1,2Mingming Zhang,1,2Yangting Lin,3Guoqiang Tang,3Yu Liu,4Ingo Leya
Geochimica et Cosmochimica Acta (in Press) Link to Article [https://doi.org/10.1016/j.gca.2019.12.011]
1Key Laboratory of Earth and Planetary Physics, Institute of Geology and Geophysics, Chinese Academy of Sciences, Beijing 100029, China
2University of Chinese Academy of Sciences, Beijing100049, China
3State Key Laboratory of Lithospheric Evolution, Institute of Geology and Geophysics, Chinese Academy of Sciences, Beijing 100029, China
4Physical Institute, Space Sciences and Planetology, University of Bern, 3012 Bern, Switzerland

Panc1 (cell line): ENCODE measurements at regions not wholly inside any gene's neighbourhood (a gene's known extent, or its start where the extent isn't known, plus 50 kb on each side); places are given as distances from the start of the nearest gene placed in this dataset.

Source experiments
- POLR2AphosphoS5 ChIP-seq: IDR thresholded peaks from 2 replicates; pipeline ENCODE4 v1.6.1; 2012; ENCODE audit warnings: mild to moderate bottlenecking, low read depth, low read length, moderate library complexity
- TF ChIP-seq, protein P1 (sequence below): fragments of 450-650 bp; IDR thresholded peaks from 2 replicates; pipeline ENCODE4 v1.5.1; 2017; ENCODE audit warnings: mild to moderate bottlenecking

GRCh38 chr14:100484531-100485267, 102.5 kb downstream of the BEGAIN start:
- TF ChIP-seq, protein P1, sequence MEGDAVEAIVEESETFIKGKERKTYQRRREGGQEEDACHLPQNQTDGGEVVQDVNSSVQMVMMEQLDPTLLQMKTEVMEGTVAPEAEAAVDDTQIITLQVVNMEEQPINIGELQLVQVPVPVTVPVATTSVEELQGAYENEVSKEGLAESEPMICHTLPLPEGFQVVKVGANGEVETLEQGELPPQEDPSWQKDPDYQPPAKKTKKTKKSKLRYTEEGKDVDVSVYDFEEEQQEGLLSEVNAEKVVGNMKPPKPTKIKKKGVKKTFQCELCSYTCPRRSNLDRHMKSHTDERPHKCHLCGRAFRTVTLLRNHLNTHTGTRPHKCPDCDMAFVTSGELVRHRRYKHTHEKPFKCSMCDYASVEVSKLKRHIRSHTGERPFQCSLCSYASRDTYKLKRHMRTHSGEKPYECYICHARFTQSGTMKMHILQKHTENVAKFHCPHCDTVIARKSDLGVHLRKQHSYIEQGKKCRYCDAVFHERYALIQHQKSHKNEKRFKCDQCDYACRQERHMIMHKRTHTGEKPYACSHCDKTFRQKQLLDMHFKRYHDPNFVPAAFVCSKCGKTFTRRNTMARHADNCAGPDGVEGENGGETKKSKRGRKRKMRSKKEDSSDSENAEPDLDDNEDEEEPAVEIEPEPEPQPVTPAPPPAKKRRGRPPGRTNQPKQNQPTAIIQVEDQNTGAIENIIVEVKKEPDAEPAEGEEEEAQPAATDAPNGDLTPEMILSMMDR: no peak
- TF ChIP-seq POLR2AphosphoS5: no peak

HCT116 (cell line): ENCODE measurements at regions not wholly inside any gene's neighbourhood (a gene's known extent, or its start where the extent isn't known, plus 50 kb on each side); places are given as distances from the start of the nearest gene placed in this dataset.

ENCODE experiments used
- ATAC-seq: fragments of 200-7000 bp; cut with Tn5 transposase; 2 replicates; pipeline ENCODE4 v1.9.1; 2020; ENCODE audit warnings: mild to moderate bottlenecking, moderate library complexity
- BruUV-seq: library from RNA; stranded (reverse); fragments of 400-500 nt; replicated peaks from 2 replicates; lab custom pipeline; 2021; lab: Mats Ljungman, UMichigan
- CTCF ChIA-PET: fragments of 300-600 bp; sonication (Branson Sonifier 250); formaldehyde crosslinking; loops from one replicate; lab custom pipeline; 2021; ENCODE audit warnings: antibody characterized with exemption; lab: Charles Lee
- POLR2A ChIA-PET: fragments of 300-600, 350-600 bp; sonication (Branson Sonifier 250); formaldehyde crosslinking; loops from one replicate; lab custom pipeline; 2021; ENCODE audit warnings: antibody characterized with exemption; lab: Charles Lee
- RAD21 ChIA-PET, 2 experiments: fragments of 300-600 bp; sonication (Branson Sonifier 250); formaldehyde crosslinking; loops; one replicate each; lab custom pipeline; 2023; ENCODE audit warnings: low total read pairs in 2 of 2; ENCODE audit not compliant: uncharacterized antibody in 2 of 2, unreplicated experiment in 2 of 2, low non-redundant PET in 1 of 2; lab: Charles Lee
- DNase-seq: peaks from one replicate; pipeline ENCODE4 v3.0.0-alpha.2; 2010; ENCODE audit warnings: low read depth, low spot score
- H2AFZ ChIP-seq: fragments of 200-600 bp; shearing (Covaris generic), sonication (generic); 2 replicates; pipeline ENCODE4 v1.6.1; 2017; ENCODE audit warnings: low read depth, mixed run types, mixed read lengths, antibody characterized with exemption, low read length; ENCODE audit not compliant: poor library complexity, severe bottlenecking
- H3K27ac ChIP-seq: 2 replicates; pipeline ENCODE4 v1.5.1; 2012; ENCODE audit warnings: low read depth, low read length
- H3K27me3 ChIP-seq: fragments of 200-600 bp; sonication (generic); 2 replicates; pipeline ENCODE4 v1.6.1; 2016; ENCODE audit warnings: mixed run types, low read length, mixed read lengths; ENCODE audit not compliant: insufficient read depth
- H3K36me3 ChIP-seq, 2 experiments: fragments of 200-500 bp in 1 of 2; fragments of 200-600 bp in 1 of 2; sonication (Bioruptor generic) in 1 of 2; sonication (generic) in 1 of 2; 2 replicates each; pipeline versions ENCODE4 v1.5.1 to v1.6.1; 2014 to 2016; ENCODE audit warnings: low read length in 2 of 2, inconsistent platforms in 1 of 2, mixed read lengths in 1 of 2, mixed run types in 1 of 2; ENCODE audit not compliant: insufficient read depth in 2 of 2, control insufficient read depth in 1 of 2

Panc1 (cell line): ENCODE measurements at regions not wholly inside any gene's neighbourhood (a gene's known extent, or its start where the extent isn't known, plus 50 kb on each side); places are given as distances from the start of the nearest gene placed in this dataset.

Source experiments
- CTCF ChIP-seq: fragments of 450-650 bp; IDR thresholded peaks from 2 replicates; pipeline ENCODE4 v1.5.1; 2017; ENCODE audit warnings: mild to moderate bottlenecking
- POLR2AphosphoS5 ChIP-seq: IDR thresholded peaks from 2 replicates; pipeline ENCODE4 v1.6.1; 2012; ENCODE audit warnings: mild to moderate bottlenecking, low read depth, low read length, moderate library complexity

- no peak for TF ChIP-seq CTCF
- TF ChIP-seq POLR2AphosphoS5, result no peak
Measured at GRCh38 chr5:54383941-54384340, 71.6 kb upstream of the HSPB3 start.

Aluminum-rich (Al2O3 > 10 wt%) chondrules (ARCs) are important chondritic components that petrologically link two other major chondritic components, ferromagnesian chondrules (FMCs) and calcium-aluminum-rich inclusions (CAIs), which formed in different regions of the protoplanetary disk. They are closely related to FMCs as indicated by their similar igneous textures, mineral assemblages, and Al-Mg isotope systematics; meanwhile, they have genetic relationship with CAIs as indicated by their distinctly Al2O3-rich compositions and occasional occurrences of relict CAI minerals. In order to further understand their formation mechanism and genetic relationships to FMCs and CAIs, nine ARCs and three ARC-related objects from Allende (CV3 oxidized), Leoville (CV3 reduced), and the ungroup Ningqiang carbonaceous chondrites were studied for petrology, mineralogy, bulk compositions, rare earth element (REE) abundances, and in situ oxygen isotopic compositions. Our results suggest that (i) ARCs crystallized from incompletely molten droplets with crystallization sequences mainly determined based on their bulk compositions. Projection of their bulk compositions onto the forsterite-saturated tridymite-diopside-spinel diagram allows us to classify them into Al-rich [Sp], Al-rich [En], and Al-rich [Plag]; (ii) ARC precursors are mixtures of refractory materials and the precursors of FMCs, in which the refractory materials have diverse sources rather than a single type of CAI/AOA (amoeboid olivine aggregate); this is inferred from the bulk compositions, relict minerals (both coarse- and fine-grained spinel, olivine, and Al-Ti-diopside), and various CAI-like REE patterns (unfractionated Group I/ III and highly fractionated Group II/ II-like) of ARCs. The source include AOAs and igneous Type B/C CAIs; (iii) ARCs were melted in the FMC-forming region, possibly by the same heating mechanism or during the same transient heating event, which is consistent with the similar oxygen isotopic compositions of their phenocrysts (Δ17O = -5.2 ± 1.7‰, 2SD). Thus, we consider that ARCs formed by melting of mixtures of diverse refractory components with the FMC precursors in the FMC-forming region.